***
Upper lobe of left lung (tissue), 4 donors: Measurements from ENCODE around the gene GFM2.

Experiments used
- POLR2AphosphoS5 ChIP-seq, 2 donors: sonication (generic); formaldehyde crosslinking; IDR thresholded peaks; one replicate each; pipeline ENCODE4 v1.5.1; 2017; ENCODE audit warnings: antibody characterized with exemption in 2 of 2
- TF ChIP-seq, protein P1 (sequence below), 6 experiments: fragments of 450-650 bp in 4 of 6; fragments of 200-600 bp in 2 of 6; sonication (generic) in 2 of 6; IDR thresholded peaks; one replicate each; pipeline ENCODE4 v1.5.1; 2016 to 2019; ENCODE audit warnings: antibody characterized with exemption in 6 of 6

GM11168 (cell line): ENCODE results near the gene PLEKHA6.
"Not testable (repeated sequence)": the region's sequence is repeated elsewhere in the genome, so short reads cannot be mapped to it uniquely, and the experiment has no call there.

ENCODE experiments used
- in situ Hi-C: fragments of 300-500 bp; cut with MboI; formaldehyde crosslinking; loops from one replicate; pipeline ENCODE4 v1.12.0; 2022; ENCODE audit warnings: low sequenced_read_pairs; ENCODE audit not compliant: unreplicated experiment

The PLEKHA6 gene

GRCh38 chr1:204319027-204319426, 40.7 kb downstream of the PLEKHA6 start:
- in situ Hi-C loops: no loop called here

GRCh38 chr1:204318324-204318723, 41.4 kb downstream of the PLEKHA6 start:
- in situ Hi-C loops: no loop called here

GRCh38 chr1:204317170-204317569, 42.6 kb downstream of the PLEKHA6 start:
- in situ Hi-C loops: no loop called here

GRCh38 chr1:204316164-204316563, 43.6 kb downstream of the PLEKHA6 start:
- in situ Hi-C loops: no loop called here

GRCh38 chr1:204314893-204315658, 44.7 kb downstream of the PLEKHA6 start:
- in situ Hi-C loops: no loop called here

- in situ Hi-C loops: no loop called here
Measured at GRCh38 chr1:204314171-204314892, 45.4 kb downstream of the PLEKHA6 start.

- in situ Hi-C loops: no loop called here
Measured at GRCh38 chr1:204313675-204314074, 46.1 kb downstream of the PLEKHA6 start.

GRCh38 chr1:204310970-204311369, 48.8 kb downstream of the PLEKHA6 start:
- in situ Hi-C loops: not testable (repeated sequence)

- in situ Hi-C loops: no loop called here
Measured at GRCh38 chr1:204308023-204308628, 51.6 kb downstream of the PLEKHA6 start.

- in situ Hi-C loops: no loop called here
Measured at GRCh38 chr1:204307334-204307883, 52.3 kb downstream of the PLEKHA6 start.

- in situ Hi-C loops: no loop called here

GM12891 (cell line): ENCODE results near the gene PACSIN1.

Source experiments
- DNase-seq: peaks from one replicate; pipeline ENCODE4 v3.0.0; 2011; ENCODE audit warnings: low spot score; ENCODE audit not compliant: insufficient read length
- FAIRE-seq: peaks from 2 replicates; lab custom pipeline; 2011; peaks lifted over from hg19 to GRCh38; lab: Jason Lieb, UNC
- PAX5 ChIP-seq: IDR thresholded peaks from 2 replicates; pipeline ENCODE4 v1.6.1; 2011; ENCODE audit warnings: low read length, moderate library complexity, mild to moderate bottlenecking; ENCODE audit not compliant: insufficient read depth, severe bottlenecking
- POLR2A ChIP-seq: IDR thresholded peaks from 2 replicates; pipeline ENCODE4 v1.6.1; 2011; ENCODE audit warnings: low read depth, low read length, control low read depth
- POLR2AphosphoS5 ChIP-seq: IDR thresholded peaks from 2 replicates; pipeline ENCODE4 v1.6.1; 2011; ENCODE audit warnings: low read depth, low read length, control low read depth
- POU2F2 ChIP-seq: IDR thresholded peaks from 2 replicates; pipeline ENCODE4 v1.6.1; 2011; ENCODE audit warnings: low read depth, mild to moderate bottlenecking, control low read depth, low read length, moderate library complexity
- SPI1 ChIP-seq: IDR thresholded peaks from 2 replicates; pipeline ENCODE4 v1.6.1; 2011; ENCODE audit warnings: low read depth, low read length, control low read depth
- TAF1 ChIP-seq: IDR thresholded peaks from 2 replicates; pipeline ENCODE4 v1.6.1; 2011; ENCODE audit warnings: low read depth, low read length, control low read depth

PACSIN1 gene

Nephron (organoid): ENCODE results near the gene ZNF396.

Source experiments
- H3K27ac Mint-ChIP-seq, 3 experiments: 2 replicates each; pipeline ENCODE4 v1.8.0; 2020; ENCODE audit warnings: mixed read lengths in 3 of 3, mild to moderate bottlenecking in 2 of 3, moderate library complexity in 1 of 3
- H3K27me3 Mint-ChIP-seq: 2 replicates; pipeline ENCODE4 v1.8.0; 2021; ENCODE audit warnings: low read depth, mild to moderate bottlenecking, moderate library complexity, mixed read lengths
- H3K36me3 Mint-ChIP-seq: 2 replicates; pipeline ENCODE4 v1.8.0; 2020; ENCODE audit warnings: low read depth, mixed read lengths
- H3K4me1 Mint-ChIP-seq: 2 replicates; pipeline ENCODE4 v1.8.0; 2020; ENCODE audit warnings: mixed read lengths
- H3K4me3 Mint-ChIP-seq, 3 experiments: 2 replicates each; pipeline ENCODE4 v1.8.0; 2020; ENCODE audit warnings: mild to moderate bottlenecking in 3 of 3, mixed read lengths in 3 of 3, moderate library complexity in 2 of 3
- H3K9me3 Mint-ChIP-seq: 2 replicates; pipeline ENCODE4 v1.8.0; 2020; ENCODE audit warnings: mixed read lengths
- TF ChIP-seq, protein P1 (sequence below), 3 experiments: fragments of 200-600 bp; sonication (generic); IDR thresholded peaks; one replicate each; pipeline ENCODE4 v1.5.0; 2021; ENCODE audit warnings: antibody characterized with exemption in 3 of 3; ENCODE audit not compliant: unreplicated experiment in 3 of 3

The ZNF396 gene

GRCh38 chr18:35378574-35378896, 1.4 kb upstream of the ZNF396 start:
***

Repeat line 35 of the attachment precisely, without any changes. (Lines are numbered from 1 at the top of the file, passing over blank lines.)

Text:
- PAX5 ChIP-seq: IDR thresholded peaks from 2 replicates; pipeline ENCODE4 v1.6.1; 2011; ENCODE audit warnings: low read length, moderate library complexity, mild to moderate bottlenecking; ENCODE audit not compliant: insufficient read depth, severe bottlenecking